A month ago today Yoshio Inomata, one of our vowed brothers, entered the paradise chapter of his life. Yoshio is from Japan, so in addition to the usual monastic traditions around the liturgies and proceedings, we knew there would be special touches – flowers in the church, food at the reception – from his homeland. At the graveside, we always have a special time of telling stories and placing flowers as we fill the grave. In the middle of December flowers are rare to be found, so some of us had the idea of having the kids make paper cranes for Yoshio. They did a beautiful job, and we had baskets full of the brightly colored birds they passed around to all of us gathered there. As I watched everyone place their birds in the earth with Yoshio, the antithesis struck me: Yoshio’s soul and spirit were flying to heaven even as his body was placed in the earth, and these birds—meant to soar—buried there with him. I suddenly remembered this poem that another of our members had written years ago. Requiescat in pace, Yoshio!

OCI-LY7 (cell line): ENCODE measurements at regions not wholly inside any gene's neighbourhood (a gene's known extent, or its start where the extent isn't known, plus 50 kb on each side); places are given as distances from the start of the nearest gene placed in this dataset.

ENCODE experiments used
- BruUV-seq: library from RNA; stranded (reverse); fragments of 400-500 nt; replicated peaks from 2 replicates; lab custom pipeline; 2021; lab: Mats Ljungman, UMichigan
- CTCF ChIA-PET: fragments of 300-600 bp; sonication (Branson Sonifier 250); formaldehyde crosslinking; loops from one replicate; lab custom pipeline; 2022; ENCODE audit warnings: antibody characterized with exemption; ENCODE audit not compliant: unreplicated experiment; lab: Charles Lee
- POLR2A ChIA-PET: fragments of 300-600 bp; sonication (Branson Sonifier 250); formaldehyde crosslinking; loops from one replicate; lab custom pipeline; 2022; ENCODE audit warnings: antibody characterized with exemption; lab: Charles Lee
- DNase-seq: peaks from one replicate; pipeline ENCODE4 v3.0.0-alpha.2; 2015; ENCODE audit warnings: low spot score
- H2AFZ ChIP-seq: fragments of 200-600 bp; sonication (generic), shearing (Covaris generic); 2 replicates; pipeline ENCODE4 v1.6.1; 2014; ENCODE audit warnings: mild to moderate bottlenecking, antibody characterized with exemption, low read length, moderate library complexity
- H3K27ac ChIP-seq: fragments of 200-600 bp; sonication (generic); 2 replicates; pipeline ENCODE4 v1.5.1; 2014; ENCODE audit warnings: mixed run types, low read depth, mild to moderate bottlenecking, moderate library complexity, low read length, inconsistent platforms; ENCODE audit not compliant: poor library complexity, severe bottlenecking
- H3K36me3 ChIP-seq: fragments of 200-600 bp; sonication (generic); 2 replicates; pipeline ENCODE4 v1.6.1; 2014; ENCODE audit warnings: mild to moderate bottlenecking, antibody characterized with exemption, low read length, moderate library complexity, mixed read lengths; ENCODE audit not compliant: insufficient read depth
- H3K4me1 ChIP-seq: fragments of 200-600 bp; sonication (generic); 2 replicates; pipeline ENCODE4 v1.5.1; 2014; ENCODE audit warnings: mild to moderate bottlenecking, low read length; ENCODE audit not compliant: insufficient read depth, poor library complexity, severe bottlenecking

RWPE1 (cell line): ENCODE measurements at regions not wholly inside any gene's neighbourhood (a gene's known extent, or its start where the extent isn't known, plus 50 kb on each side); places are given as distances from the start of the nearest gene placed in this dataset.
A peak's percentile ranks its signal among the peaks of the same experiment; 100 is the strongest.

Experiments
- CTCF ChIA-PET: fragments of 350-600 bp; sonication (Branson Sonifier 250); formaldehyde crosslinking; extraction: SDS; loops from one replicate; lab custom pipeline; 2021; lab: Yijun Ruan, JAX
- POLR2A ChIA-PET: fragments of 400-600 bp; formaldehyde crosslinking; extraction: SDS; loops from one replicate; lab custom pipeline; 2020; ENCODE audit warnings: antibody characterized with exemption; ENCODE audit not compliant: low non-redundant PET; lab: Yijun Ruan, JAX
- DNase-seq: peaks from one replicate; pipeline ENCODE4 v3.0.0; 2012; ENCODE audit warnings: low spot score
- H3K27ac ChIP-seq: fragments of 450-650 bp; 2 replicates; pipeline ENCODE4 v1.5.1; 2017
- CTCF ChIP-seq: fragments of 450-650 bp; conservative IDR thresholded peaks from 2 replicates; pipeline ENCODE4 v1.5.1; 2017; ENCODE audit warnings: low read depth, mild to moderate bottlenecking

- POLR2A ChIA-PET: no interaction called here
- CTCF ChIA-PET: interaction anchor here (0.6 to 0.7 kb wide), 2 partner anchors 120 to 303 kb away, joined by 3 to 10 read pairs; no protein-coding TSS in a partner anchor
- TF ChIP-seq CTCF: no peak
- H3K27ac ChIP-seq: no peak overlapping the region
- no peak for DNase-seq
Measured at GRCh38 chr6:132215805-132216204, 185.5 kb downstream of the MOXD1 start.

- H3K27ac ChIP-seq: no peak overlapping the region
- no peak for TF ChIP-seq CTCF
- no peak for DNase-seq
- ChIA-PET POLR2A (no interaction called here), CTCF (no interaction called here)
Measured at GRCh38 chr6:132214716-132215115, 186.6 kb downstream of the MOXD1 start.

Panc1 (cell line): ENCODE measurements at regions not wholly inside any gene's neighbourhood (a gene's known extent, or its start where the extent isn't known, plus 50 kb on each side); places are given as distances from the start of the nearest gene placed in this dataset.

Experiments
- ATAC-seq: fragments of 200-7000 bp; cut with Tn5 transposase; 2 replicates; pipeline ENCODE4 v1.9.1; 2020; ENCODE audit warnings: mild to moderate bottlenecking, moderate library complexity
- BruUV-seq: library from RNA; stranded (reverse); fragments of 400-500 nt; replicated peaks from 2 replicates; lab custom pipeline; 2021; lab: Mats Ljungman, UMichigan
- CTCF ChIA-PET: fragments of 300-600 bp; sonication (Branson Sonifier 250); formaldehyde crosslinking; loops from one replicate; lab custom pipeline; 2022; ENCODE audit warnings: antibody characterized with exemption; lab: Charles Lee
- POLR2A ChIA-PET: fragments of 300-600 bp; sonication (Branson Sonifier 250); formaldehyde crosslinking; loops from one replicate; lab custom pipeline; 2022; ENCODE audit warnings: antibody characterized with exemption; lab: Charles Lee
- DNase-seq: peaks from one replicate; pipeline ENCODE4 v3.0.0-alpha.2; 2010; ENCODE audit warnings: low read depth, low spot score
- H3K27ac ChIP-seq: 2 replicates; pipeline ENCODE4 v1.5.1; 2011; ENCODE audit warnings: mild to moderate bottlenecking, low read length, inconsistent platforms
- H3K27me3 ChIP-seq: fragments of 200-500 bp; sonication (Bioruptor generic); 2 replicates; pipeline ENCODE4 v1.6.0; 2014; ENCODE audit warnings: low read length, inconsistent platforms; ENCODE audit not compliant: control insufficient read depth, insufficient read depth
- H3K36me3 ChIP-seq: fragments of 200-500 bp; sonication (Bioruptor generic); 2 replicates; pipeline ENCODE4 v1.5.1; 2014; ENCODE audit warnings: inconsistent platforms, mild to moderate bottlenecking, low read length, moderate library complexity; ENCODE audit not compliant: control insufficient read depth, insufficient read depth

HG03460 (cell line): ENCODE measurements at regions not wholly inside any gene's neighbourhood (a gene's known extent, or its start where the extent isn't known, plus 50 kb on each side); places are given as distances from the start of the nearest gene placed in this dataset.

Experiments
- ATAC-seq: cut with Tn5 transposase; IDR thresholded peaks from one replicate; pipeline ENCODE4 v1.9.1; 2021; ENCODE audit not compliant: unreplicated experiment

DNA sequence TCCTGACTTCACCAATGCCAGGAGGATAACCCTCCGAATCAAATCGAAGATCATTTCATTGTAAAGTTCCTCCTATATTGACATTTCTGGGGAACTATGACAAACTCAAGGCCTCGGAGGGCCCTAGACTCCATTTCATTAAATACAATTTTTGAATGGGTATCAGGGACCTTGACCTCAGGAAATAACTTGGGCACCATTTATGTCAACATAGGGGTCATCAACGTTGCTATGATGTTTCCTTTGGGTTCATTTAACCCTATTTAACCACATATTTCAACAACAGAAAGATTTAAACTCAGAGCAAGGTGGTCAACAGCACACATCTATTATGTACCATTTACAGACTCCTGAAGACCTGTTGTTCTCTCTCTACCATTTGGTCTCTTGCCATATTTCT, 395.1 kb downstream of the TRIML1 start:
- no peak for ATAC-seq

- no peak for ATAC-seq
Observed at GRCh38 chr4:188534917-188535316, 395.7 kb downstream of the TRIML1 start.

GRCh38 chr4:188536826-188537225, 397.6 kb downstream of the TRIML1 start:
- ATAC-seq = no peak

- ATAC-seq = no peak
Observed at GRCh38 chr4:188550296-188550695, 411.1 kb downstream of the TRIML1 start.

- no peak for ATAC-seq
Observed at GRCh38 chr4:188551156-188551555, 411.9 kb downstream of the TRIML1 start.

With hollow bones a bird learns how to fly
Not once despising frame all delicate,
But pushed without the nest his wings to try,
Fast finds the air till flight’s inveterate –
And pauses not to ponder nor to care
How fragile are his limbs amidst his flight,
But boldly lifts his wings against the air
And mounts the wind all ignorant of fright.
And so each day, until he dies, he lives.
He soars aloft, aloud, and all replete,
Content with gifts that his Creator gives,
His weakness making all his life complete.
Who curses frailty wisdom needs implore,
For only those whose bones are hollow soar.